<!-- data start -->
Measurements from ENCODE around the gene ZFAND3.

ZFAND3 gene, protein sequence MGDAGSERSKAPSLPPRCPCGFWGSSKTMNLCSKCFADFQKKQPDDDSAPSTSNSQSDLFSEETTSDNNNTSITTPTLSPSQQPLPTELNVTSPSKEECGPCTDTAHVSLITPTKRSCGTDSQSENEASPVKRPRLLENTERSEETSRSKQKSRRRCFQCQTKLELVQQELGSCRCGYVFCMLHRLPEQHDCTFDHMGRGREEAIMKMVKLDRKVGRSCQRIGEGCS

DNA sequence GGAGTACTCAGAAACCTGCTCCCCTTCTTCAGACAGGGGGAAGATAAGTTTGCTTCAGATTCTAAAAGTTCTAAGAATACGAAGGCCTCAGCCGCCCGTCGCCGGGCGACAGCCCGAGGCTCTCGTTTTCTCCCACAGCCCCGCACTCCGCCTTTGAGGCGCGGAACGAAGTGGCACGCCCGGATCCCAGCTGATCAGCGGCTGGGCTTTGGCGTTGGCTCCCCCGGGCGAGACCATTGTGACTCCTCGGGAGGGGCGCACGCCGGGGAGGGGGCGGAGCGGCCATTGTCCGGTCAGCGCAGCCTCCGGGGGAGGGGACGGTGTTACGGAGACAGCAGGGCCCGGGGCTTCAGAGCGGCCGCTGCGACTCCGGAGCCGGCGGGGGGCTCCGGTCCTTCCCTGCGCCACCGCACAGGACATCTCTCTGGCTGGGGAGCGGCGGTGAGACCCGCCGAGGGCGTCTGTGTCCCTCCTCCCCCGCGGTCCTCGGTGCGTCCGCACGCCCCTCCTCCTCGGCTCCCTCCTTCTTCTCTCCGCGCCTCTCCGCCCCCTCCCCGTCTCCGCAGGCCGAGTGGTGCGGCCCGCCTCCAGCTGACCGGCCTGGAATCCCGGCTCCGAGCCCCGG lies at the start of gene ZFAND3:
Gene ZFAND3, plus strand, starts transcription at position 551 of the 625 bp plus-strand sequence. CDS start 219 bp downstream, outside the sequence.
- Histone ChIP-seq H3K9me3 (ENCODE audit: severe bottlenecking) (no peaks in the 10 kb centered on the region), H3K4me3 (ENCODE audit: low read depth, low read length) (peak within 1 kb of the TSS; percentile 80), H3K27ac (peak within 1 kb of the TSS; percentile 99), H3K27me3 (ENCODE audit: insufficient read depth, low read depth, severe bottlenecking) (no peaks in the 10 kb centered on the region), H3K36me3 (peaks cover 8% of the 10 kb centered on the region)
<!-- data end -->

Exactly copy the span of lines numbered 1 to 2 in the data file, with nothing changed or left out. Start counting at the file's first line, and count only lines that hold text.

Measurements from ENCODE around the gene ZFAND3.

ZFAND3 gene, protein sequence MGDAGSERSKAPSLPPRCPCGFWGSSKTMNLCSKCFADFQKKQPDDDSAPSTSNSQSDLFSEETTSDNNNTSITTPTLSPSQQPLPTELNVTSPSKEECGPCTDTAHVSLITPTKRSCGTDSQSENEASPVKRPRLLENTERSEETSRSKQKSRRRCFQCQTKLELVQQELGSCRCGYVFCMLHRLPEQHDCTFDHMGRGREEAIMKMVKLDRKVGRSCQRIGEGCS